Mary Killen

Dear Mary: How do we tell our interior designer relative we don’t want her doing up our house?

Dear Mary: How do we tell our interior designer relative we don’t want her doing up our house?
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Q. I’ve just completed a six-month paid internship for a hedge fund manager. I was mostly in his private office helping with personal matters, as well as researching investments. He has written me a glowing reference which should carry a lot of weight, as he is a prominent figure in the financial world. However it has been handwritten and — something I was unaware of — his grammar and spelling are awful. Mary, he is rather scary and I don’t feel I can ask him to edit it, but I worry this invalidates the cachet of being able to present the reference to future employers. What should I do?

— A.C.D., London W11

A. On the contrary, the reference has more cachet with its errors intact. Potential employers will be fascinated to see how illiterate a successful rival can be. They will read the endorsement many more times than once. The sense of superiority it will give them will make them conflate you with pleasure and thereby increase the likelihood of your being hired.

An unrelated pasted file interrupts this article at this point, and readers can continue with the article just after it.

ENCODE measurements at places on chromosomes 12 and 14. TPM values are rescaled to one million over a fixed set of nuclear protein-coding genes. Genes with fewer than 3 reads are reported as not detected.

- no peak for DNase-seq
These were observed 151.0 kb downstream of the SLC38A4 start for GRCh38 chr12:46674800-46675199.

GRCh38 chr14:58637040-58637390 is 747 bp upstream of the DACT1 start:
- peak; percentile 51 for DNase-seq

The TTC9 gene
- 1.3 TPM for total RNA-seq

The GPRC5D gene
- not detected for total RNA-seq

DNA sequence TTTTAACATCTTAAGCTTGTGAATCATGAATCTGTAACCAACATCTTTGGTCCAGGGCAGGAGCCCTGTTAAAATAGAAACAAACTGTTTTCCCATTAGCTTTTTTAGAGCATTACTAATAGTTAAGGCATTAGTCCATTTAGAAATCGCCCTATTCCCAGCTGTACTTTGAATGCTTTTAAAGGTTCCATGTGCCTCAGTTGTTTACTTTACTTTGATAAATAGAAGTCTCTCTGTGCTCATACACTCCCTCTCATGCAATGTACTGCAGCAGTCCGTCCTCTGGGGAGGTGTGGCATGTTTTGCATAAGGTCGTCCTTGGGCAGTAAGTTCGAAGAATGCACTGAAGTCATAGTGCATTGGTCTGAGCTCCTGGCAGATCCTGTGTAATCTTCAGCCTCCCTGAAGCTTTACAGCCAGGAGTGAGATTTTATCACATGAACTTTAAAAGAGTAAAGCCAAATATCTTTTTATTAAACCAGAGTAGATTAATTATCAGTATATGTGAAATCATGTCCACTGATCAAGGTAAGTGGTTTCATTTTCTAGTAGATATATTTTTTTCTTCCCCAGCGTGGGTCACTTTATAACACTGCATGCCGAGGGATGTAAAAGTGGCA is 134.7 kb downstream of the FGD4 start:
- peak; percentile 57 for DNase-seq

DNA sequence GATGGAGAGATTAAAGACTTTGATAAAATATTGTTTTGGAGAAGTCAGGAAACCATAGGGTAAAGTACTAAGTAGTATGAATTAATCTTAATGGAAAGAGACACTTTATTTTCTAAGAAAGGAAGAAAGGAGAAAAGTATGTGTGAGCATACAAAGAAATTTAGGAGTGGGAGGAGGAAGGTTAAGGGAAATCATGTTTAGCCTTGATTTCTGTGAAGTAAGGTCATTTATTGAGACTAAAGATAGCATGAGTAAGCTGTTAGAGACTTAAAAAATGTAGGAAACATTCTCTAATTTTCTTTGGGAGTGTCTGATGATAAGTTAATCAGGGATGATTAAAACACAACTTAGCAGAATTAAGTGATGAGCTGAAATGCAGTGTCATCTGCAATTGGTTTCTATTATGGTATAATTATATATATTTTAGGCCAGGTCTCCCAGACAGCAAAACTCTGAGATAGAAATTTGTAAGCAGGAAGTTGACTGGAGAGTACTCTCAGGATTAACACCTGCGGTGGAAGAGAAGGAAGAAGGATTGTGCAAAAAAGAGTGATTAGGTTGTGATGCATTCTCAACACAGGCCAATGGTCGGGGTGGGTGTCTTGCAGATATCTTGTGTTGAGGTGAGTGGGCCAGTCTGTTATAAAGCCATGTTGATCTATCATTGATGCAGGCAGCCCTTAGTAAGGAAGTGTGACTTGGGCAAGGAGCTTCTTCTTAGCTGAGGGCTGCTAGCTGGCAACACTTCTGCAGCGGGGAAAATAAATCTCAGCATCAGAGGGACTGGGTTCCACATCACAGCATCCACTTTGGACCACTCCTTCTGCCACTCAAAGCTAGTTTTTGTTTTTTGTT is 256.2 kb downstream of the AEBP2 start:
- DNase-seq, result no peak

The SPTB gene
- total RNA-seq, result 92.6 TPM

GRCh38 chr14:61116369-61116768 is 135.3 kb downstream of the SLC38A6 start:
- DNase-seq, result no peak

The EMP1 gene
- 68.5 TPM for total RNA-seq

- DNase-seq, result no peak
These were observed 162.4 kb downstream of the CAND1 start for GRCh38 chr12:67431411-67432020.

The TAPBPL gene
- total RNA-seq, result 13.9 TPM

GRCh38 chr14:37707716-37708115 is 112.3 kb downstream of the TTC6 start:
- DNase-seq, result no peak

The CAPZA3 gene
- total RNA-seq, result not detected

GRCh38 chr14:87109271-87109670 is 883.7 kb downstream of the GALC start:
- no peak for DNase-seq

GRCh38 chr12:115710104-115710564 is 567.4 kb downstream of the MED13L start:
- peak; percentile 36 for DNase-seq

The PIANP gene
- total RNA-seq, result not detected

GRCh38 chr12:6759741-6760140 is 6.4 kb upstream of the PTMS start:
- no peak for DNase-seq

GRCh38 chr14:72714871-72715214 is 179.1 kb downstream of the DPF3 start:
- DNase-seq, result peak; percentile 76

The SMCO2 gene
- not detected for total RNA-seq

Q. My husband and I have bought a ‘wreck’ in the West Country that needs to be totally modernised and redecorated. A close family member is an interior designer and will expect to be given the huge project, but there is not one assignment of hers that we have liked. Mary, how can we take on someone with similar ideas to us without causing a family rift?

— Name and address withheld

A. Explain to your relative that the builders have their own interior designer who they like to work with for streamlining purposes. Since you rather like this designer’s work, you are prepared to comply, not least because it will cut costs considerably.

Q. Your highlighting the importance of signalling to carers that others are looking out for their charges (Dear Mary, 31 July) is so very apt. After 40 years as a doctor, I’ve learnt that nothing encourages and ensures excellent care so much as a steady stream of visitors, cards and phone calls. Without them, care, probably unconsciously, descends to neglect.

— Dr P.E.C., by email

A. Thank you for sharing this frontline observation.

Q. Let A.H. (Dear Mary, 31 July) buy shirts in the USA and receive them quickly in the UK without relying on friends or family. A simple, efficient service is offered by He creates a postal address in California or Oregon (no sales tax). The ordered shirts can be sent there and consolidated for shipment to the UK. The cost is certainly less than the emotional burden created by the possibly hormone-induced forgetfulness of a pregnant cousin.

— B.W., by email

A. Many thanks for this tip.